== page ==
Where was I? Bored. That's right. I was talking about how being bored didn't exist 200 years ago. In Noah Webster's 1828 Dictionary, the term "bored" only existed as the past participle of the verb "to bore", as in...wood. People back then didn't get "bored". That might have been very painful, especially when you see the tools they used back then...

So I try to be funny...does it work? Maybe. My only hope is that I can be clever enough to keep someone's attention for the length of a post, without scaring them off. I'm probably not doing so well tonight...and I'd try to tell a joke or something, but my brain really isn't functioning like it's supposed to. That's not really surprising, seeing as it's 1 in the morning. I should probably get to bed soon, and spare you from my...non...clever...ness, right now...

Once upon a time, there was a little boy who wanted to go to sleep...


Of this post.

Fer rills.



Friday, June 4, 2010

Sin and Sunburn...

A wise man once said, "When you can't go left, go right."

Okay, I don't actually know if a wise man ever said that, and it has absolutely nothing to do with this post. I just...I don't know. I was feeling random.

Yesterday was fun. I went swimming for the first time this summer. The water was nice, there weren't too many annoying kids, and I only had to watch over two of my younger siblings. It was very relaxing.

Before I got in the water, I applied sunscreen. To my front, because it is WHITE, to my back because...well, same story, and to my arms. I didn't put any on my legs or feet because I am a runner, and I pride myself in my tanner-than-the-rest-of-my-body legs. After that, I jumped in the water, completely forgetting about my face, ears, and neck. These three places happen to be where I get the worst sunburns, the most often. Maybe it's just because I forget about them, I don't know. Anyway, I was fine pretty much the whole day, and then it was time to go to sleep. I had taken a long, relaxing nap earlier in the day, so I was pretty sure that I would have a hard time getting to sleep. Yeah...that was an understatement, to say the least. I got in bed, turned on my iPod, and tried to sleep. An hour later, I still couldn't sleep, so I got out of bed and came upstairs to the computer. I tried to start a post here...but nothing was coming. So I just chatted with my friends for couple of hours, and then went back to bed to see if I could sleep. After rolling around a bit in pain, sleep finally came. 6 hours of it. Not bad, I guess...but during the summer? I think it should be illegal to get any less than 8 hours of sleep. Okay not illegal...just, dumb. So I'm dumb, alright.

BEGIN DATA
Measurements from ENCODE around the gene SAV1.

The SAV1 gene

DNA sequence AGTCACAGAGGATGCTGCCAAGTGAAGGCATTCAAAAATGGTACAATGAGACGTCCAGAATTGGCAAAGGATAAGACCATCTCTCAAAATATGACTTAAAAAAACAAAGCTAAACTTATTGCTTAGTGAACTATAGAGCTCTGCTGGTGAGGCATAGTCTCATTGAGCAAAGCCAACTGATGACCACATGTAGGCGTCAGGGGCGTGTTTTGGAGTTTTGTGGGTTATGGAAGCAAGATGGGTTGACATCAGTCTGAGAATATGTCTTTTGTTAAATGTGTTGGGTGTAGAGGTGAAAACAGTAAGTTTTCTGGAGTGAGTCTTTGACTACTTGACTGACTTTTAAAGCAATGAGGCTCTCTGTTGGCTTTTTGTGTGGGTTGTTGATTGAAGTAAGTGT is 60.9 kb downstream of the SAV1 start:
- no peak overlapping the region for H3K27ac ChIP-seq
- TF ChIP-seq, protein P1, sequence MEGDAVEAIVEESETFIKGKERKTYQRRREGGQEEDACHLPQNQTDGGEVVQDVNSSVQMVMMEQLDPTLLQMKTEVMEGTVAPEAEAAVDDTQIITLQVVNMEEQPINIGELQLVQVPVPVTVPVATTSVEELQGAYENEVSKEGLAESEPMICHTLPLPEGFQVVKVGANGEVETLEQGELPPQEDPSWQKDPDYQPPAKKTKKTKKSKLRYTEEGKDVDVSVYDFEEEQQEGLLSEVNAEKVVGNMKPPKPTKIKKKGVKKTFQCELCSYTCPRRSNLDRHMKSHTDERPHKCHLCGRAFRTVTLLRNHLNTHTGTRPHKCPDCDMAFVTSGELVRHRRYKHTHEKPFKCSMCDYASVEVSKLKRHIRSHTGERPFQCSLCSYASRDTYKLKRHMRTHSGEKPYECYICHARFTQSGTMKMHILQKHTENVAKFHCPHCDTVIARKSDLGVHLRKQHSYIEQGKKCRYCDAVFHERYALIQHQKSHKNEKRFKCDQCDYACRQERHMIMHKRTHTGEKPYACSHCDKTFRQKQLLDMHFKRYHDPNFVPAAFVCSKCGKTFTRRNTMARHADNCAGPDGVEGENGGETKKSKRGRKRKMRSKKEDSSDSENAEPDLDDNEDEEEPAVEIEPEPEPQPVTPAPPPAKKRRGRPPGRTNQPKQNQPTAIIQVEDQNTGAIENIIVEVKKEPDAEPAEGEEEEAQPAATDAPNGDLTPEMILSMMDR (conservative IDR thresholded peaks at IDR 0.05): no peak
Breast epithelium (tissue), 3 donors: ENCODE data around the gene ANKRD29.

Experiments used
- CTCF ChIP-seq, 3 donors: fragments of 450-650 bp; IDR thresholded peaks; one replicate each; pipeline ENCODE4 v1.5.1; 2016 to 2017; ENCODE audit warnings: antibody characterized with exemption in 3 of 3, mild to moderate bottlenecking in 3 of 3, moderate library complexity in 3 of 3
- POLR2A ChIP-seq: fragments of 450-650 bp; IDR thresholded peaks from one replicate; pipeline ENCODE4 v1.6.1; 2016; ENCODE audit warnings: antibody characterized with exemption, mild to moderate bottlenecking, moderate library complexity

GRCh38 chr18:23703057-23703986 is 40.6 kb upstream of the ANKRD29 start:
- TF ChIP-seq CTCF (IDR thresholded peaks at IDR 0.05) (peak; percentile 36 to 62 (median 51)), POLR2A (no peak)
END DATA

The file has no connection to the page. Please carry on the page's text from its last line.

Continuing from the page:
Anyway, about the title of this post. I was at a Seminary morningside where Brad Wilcox was speaking, and he said something like this. This is all's been a couple years... "Sinning is like getting sunburned. It's always painful, but we forget how much pain a sunburn actually causes us until we get burned again." I'm really botching this...sorry... "We would never say, 'I can't wait until this heals, so I can go FRY AGAIN...'" So, there's my...thought for the day. Next time you're in a situation where you might be tempted to sin, just think of the last nice, pink sunburn you had and how much fun it was. :)

I'm gonna go now. The cousins are here!

Have a nice day,


Thursday, June 3, 2010

Summer!'s been an entire week since high school officially ended, but it feels like it's been at least 3. A week ago I was on my way to the David O. Mckay Events Center to practice with the choir for graduation. So many things have happened since then, but I think more than that, I have had a paradigm change. A week ago, high school was my world. It was my world. There was nothing outside high school except family, which I regret to say, wasn't as much a part of my life as they should have been. I was always off somewhere with my high school friends, doing something that I'm sure was productive, or at least not destructive...but I didn't spend enough time with my siblings, with my parents. That's what I need to do this summer. Spend a lot of quality time with my family. Anyway, this paradigm shift that I've's an amazing thing, really. One day I'm in high school, hanging out with my high school friends, and the next day, I'm not in high school, and I'm hanging out with friends that are no longer my high school friends. We're going to college this fall, we're going on missions, we're moving on, and we're done with high school. Forever. What was our entire life just one short week ago, is now gone. Out the window. Never to return. Is this a bit saddening? A little. I really enjoyed high school, but more than sad, it's liberating. I feel like I'm my own person. I no longer "have" to go to school. From here on out, my education is officially my own. Anything I want to learn, I have to pay for it, and I have to invest myself, because no one else is going to make me.